Let’s examine the prolog of The DaVinci Code. Dan Brown’s novel begins with a prolog. It’s less than three pages long (all of Brown’s chapters are short as well), yet those three pages are filled with tension and action. What’s interesting is that the prolog events happen in the same time frame as the opening of the novel. Why did he use a prolog, then? Well, the main character in the prolog is dying, and he must accomplish something before he dies. We never see him again in the novel. As any good prolog should, this one sets up the story to follow. Looking at our six criteria for a prolog, we can see that this one fits Questions #3, #5, and #6. You don’t have to answer all six of the questions with a yes to justify a prolog. However, if you can’t answer yes to at least one of 1-4, you probably can’t justify using a prolog.
Could Brown have done without a prolog? Definitely. But his use of one works very well. Note that many times a novel with a prolog also has an epilog. The best use of a prolog/epilog combination occurs when the two balance each other. That is, the two will share some parallel, or perhaps the epilog will answer one final question set up in the prolog and not yet answered. It may also foreshadow another story or another novel to come. In general, if you have a prolog, you should consider a balancing epilog.
TWO: Use a prolog only when no other option will meet the demands of your novel.
THREE: A prolog should always contain a STORY and never be used as filler. It must be vital to the main story line.
While there are novels whose stories do not flow linearly, only a skilled novelist should attempt a nonlinear story line. In such a novel, a prolog might well serve to orient the reader.
FOUR: If you feel that you need a prolog to explain what happened in your story’s past before the present makes sense, then you might be starting your novel in the wrong place. Perhaps flashbacks would be a better alternative to a prolog–just don’t abuse them. We’ll talk about the proper use of flashbacks in a future blog.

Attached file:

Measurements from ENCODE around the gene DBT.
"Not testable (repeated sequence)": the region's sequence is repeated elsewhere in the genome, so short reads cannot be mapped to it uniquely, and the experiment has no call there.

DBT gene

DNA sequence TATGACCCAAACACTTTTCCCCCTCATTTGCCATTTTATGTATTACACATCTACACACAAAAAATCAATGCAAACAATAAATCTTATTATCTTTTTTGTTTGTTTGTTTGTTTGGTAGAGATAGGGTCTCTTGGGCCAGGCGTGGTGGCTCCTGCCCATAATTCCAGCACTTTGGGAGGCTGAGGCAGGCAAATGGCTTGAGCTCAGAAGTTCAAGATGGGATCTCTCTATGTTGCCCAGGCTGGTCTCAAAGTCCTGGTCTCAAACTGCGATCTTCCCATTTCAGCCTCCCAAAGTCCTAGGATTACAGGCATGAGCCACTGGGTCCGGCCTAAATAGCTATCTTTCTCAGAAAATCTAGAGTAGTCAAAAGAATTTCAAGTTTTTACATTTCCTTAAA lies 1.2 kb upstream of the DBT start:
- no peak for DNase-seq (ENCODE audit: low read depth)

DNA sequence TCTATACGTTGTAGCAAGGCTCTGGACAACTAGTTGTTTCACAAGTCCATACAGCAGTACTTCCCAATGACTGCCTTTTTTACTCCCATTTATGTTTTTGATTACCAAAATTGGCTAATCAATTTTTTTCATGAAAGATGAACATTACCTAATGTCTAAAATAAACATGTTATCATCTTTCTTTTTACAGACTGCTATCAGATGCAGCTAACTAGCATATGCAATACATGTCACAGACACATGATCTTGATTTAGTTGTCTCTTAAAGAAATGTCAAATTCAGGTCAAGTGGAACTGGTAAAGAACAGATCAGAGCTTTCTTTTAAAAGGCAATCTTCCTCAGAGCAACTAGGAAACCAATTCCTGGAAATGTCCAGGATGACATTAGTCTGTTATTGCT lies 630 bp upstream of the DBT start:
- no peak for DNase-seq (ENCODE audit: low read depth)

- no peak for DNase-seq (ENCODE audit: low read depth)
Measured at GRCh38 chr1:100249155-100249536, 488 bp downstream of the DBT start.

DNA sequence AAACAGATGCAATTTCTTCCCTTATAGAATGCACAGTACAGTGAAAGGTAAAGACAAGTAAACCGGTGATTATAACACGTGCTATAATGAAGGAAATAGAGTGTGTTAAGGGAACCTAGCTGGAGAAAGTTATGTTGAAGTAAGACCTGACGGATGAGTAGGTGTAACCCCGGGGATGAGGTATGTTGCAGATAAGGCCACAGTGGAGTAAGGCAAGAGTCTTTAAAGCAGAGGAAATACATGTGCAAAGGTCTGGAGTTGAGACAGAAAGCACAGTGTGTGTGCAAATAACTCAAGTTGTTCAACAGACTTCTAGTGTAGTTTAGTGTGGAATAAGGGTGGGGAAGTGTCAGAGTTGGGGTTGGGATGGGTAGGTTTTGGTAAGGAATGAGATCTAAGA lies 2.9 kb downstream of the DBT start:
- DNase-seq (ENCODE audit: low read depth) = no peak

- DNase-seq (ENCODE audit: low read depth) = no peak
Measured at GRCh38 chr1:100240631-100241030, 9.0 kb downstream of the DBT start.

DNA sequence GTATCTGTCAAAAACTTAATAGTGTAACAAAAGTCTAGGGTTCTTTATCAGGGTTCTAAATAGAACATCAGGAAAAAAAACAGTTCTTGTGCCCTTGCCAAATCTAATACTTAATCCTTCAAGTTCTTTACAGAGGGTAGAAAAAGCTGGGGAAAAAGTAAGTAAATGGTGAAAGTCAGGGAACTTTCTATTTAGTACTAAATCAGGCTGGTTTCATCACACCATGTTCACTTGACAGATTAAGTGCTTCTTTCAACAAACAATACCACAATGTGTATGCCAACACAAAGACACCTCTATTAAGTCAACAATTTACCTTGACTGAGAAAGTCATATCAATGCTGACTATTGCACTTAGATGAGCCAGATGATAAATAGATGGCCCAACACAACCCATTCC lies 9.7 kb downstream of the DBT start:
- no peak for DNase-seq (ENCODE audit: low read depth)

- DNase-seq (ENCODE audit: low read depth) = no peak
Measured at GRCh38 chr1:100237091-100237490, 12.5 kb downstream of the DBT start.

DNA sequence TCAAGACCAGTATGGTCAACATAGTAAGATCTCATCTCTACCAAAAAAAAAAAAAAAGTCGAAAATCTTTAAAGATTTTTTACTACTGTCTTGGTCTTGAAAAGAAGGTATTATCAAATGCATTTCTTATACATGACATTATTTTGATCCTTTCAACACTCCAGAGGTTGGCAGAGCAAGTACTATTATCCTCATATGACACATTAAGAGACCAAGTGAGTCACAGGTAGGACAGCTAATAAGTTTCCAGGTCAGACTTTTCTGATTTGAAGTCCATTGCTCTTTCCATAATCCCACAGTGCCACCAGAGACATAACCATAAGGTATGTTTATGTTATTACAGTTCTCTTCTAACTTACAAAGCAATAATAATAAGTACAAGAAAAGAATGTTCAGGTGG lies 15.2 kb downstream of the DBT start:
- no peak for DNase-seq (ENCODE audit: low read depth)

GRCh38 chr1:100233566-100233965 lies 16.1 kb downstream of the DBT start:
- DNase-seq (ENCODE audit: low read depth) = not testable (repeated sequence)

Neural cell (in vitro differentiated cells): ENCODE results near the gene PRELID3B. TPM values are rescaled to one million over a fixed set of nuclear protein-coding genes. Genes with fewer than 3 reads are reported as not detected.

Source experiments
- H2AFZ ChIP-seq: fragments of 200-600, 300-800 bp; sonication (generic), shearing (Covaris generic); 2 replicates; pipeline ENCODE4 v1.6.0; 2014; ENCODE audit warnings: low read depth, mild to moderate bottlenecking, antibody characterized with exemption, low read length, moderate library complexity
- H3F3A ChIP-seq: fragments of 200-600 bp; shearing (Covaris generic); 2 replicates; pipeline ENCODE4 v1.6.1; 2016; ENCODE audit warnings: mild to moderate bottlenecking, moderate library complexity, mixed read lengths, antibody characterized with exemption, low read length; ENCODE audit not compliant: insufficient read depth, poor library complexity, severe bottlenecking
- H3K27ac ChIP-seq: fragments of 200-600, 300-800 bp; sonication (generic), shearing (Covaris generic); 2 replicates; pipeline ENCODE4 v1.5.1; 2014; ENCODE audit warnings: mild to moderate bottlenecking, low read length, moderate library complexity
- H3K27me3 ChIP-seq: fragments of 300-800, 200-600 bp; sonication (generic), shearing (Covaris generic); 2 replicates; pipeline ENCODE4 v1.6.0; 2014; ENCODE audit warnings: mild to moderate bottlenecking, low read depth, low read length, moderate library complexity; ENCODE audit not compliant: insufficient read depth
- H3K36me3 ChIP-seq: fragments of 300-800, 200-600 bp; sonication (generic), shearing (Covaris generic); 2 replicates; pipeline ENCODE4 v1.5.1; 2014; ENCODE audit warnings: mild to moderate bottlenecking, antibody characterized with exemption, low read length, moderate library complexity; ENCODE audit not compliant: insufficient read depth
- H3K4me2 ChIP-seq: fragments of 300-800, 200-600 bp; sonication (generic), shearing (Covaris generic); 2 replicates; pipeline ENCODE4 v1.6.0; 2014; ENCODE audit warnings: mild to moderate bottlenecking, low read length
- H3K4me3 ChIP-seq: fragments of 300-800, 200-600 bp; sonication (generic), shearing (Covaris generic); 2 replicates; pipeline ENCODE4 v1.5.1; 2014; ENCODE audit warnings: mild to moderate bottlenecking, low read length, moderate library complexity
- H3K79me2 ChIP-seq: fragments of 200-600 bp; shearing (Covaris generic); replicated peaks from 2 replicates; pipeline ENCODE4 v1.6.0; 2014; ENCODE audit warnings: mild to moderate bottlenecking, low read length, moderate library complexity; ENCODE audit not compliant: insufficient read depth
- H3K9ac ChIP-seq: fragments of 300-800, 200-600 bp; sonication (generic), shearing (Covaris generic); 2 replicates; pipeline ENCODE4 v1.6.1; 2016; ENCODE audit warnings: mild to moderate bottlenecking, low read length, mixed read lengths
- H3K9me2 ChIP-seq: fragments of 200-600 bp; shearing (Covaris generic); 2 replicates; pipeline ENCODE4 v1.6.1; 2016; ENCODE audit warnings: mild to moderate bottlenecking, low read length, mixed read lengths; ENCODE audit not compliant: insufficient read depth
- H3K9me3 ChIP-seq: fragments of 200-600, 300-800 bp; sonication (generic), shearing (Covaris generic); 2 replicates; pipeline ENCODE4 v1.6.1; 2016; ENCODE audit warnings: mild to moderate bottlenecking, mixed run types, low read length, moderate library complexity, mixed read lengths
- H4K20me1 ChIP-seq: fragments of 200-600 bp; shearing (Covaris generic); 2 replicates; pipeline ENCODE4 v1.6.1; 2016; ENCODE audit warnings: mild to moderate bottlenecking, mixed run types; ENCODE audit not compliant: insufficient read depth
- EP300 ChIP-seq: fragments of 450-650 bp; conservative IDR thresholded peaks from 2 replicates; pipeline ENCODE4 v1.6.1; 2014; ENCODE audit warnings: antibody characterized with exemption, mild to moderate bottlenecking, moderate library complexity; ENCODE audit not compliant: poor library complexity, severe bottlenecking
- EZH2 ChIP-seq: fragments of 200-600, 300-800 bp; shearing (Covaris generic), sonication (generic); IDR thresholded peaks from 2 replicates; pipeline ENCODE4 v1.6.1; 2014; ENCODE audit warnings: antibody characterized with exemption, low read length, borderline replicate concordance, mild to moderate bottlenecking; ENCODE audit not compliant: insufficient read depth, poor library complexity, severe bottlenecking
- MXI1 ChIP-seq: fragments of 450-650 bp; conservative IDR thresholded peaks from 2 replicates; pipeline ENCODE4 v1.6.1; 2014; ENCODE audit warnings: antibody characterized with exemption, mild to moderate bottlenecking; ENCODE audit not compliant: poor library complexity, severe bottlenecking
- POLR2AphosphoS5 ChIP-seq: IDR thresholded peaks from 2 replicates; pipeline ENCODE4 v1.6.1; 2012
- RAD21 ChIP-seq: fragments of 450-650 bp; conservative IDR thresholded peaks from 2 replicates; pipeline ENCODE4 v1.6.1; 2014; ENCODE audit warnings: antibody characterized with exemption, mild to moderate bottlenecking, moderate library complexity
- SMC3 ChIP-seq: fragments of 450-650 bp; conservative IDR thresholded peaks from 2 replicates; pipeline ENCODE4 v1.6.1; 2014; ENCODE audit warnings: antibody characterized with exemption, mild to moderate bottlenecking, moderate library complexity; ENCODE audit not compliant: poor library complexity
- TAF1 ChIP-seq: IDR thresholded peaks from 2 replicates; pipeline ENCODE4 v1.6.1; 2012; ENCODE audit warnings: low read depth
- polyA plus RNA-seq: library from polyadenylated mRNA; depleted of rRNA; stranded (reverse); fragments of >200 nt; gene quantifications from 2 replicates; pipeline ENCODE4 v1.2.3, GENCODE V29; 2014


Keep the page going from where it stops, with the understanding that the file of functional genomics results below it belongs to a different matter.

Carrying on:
FIVE: Is your prolog interesting enough to be the first thing your reader sees? I hear some of you new writers out there saying, “Of course it’s interesting.” I suggest you let a critical reader review it and tell you if it’s interesting enough. Also let that reader look at your first chapter to see if the two flow well together.
SIX: Never use a prolog for the sole purpose of introducing a character. If you think the opening of the movie Raiders of the Lost Ark serves only to introduce the character of Indiana Jones, you’re wrong.
Find some novels that have prologs and weigh those prologs against the criteria given here. You may well find some of those novels have a weak prolog or shouldn’t have used one at all.
If you want an example of a prolog that probably should have been written differently or called something else (such as Introductory Material), read the prolog of Lord of the Rings. As a contrast, sci-fi lovers will note that Frank Herbert’s Dune does not have a prolog (even though the movie did). The story starts right in, and the author gradually unfolds the world of Dune for the reader.
I hope this has helped. Please post a comment if it has and feel free to ask us questions.